19. The compact, self-contained vibratory sheet piling apparatus according to claim 18, wherein said control station comprises an operator seat supported from said frame independent of movement of said post and arranged to face said control station.
20. The compact, self-contained vibratory sheet piling apparatus according to claim 19, wherein said trailer comprises a single axle trailer, said at least two wheels having a common axis of rotation aligned with said single axle, and said post is mounted to said frame at a position centered on a longitudinal position that is between a longitudinal front edge of said wheels and a longitudinal rear edge of said wheels.
21. The compact, self-contained vibratory sheet piling apparatus according to claim 17, wherein said control station comprises an operator seat supported from said frame independent of movement of said post and arranged to face said control station.
22. The compact, self-contained vibratory sheet piling apparatus according to claim 21, wherein said trailer comprises a single axle trailer, said at least two wheels having a common axis of rotation aligned with said single axle, and said post is mounted to said frame at a position centered on a longitudinal position that is between a longitudinal front edge of said wheels and a longitudinal rear edge of said wheels.
Description

This application is a continuation of U.S. Ser. No. 09/644,923 filed Aug. 23, 2000 now U.S. Pat. No. 6,966,448.

TECHNICAL FIELD OF THE INVENTION

The present invention relates to cranes, and particularly relates to a trailer-mounted crane which is useful in supporting a vibratory sheet piling driver.

BACKGROUND OF THE INVENTION

In landscaping architecture, there sometimes exists a need, particularly around water, for the protection of banks and other land formations from erosion, or a need to maintain a bank at an angle steeper than its natural soil angle of repose. This is sometimes accomplished by the use of sheet piling.

In a typical sheet piling installation, individual, elongated steel sheets having channeled edges are driven into the soil, one after another, in interlocking fashion, to create a sheet piling wall. In this regard, a vibratory driver is sometimes used to drive the sheets into the ground. A typical vibratory driver includes a clamping jaw and a vibratory motor, both hydraulically driven by a separate, engine-driven hydraulic power unit. The driver is suspended from a line or cable from a lifting apparatus, such as from the bucket of an excavator on a back hoe, and positioned for the jaw to clamp the sheet piling sheet at its upper edge. Vibration from the driver causes the sheet to be driven into the ground.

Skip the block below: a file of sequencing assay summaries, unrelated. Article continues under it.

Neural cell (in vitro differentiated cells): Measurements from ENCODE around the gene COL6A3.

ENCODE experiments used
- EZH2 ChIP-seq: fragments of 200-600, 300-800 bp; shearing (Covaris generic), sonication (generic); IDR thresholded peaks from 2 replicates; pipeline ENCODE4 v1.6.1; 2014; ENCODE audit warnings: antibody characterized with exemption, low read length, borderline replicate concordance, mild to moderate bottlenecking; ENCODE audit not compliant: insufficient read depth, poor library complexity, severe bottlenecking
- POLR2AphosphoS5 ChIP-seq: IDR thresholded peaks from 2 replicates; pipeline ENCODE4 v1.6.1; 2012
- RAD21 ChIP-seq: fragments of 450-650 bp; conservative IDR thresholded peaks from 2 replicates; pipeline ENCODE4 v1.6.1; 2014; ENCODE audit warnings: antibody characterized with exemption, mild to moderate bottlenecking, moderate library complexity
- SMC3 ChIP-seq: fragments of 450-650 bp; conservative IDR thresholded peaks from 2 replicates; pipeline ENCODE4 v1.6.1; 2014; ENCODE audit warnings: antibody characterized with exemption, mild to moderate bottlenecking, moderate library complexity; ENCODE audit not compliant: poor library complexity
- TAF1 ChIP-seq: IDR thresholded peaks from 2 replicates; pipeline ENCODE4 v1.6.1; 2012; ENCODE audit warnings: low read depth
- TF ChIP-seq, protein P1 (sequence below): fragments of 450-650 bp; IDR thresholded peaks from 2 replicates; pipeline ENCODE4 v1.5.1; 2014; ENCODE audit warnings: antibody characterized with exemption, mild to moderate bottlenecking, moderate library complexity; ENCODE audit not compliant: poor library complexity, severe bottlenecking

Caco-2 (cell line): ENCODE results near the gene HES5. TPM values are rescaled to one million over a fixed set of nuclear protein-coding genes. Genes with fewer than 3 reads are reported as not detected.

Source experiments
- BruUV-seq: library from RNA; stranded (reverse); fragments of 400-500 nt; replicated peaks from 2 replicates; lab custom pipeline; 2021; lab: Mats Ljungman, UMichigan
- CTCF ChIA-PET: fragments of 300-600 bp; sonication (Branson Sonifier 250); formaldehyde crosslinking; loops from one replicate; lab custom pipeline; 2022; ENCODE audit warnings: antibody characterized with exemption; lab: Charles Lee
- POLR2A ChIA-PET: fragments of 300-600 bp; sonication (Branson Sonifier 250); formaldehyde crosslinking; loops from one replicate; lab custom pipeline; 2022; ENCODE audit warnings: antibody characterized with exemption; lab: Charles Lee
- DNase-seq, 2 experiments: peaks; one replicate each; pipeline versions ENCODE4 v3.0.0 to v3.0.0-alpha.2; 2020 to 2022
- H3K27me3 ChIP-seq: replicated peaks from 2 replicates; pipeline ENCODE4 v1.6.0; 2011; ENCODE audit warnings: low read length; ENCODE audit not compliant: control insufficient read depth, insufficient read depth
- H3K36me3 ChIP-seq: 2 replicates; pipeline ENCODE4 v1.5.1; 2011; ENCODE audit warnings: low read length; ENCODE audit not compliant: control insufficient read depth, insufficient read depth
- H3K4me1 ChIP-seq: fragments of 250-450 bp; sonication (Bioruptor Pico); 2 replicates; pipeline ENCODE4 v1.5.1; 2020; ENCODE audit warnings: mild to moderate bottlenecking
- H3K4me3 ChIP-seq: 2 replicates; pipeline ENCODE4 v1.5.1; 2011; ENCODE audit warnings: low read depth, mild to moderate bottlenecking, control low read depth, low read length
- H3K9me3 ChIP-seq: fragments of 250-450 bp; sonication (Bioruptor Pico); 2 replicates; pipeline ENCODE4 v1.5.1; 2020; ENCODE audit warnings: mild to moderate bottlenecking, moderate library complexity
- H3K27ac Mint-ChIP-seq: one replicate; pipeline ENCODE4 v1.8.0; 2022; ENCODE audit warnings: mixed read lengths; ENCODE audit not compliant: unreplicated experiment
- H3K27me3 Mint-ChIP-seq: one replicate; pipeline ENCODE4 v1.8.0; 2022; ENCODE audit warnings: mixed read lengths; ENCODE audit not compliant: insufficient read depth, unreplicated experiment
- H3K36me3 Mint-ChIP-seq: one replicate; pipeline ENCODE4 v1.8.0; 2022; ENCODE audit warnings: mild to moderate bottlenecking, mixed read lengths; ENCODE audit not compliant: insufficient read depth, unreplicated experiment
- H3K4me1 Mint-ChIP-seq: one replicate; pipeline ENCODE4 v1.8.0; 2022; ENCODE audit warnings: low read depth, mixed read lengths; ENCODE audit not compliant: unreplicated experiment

One difficulty in driving sheet piling is related to a type of terrain that may be located adjacent to the area that is to receive the sheet piling. Where sheet piling is to be driven adjacent to a pond, for example, the local area can be soft, or uneven. On a golf course, for example, the area adjacent to the sheet piling, or access ways to that area, may be delicate and can be damaged by heavy equipment.

The present inventor has recognized that it would be desirable that an apparatus used for supporting a vibratory driver for sheet piling is able to operate on surfaces which can include soft, delicate or uneven soil. The present inventor has recognized that it would be desirable that such an apparatus is operable in use on a golf course to install sheet piling around ponds and other areas susceptible to having soft, delicate, and/or uneven ground surfaces. The present inventor has recognized that it would be desirable if a single operator could operate both the supporting apparatus and the vibratory driver from a single operator station.

SUMMARY OF THE INVENTION

The invention provides a mobile crane in the form of a trailer-mounted crane apparatus which includes a trailer supported on wheels from the ground. A crane is mounted onto the trailer and includes a crane arm that is extendable outwardly of the trailer. A crane hydraulic power unit for operating the crane arm is also mounted on the trailer. The crane hydraulic power unit is controlled from an operator station carried by the trailer. The operator station includes a control panel and an operator's seat facing the control panel.

The trailer includes a trailer hitch connection at a front end thereof adapted for towing the trailer by a vehicle. The trailer rear wheels can mount wide tires to reduce the contact pressure of the tires on the ground. Adjacent each of the rear wheels, a hydraulic outrigger can be utilized for stabilizing the vehicle during use. The trailer can also include two front outriggers, also useful for stabilizing the trailer.